Axolotls can teach us about regrowing human limbs and cells

Mexican axolotl salamanders are amphibians that spend their whole lives underwater. They exist in the wild in only one place—the lake complex of Xochimilco a network of artificial channels, small lakes, and temporary wetlands that help supply water to nearby Mexico City’s 18 million residents.

Axolotls have long fascinated scientists for their ability to regenerate lost body parts and for their rare trait of neoteny, which means they retain larval features throughout life. The most remarkable feature of axolotl is its ability to regenerate damaged limbs, heart and brain within 48 hours. Scientists are researching on it that it could be a new life for disabled persons.

“A certain kind of immune cells present in the salamander help repair tissues of damaged limbs. Axolotls are being studied by scientists across the world to understand limb regeneration for its possible utility for human beings,” says Maya Rubio Lozano, a researcher at Mexico’s National.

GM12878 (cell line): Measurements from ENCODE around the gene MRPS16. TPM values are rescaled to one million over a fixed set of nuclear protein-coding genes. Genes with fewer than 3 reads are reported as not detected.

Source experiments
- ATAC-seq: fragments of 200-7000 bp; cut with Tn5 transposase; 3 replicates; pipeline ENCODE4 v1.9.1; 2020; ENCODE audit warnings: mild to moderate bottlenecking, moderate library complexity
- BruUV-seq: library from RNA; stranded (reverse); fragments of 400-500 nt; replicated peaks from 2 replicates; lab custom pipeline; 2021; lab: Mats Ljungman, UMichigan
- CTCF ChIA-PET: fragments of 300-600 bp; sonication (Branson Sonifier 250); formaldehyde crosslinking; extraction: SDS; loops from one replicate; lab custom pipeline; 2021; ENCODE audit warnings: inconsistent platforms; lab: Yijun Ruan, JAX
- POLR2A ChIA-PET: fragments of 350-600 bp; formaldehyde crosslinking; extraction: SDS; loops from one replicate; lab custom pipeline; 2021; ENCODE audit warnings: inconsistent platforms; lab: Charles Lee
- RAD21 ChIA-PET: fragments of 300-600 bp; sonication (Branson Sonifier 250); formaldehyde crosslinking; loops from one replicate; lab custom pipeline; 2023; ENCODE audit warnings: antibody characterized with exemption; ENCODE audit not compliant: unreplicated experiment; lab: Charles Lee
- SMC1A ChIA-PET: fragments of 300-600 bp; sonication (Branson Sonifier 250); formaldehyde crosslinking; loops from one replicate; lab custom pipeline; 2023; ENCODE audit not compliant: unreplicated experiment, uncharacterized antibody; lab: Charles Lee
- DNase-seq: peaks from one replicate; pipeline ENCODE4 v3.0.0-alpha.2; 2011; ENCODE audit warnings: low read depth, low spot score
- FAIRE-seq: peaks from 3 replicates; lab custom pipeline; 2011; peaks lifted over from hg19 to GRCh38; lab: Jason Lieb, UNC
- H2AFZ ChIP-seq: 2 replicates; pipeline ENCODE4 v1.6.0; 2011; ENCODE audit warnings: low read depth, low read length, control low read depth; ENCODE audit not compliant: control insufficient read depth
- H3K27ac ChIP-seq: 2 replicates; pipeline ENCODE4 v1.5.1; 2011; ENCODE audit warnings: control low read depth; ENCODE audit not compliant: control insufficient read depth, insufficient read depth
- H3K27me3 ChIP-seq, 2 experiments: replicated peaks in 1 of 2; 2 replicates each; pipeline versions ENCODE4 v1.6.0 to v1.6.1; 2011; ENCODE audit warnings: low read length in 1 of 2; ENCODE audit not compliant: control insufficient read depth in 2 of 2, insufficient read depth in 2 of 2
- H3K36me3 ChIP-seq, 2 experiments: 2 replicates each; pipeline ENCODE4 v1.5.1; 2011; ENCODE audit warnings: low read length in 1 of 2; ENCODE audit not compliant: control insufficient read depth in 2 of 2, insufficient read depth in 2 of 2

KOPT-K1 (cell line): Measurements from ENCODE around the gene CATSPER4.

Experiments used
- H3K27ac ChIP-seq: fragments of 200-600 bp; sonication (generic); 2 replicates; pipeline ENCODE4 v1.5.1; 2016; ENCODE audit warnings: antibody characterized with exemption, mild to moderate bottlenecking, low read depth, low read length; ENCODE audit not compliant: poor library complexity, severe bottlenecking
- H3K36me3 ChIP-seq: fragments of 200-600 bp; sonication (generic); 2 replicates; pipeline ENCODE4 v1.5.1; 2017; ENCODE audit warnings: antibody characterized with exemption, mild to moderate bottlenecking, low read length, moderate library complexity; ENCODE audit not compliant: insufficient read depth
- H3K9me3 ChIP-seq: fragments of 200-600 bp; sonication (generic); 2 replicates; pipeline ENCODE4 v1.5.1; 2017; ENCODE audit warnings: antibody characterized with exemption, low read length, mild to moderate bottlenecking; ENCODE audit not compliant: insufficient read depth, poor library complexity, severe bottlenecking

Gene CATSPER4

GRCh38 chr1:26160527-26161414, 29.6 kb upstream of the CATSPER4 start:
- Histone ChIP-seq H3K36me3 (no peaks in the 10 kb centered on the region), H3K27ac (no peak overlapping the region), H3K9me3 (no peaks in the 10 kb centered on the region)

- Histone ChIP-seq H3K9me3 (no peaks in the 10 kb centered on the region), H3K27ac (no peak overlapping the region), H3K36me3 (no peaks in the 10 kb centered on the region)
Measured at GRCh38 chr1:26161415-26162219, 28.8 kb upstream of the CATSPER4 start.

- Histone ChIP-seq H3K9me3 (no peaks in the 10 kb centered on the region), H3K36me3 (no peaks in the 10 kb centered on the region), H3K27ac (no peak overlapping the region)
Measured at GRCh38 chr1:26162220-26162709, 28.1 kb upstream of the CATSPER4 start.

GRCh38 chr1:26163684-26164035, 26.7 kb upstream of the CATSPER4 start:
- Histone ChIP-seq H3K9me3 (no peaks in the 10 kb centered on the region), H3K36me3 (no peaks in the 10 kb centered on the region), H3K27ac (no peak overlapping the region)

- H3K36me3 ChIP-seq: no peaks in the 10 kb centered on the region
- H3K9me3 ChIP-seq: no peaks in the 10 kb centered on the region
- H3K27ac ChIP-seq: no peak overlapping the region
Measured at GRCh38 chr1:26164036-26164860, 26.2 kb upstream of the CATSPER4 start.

Axolotls keep their youthful appearance, including their tadpolelike dorsal fin and feathery external gills that fan out from the head. As they age, axolotls simply get bigger and bigger, like amphibious Peter Pans. In rare cases, axolotls have matured past the larval stage and emerged onto land as adult salamanders. Neoteny doesn’t affect the axolotl’s ability to breed. Females mate with males and lay eggs underwater.

As Mexico City has grown, the lake complex has shrunk and parts have become contaminated, distressing the axolotl population. The introduction of large numbers of carp and tilapia fish, which compete with axolotls for food and also eat axolotl eggs, has further lowered their population. A 2009 survey suggests there are fewer than 1,200 axolotls in the Xochimilco Lake complex.

Axolotls feast on a menu of mollusks, worms, insect larvae, crustaceans, and some fish.

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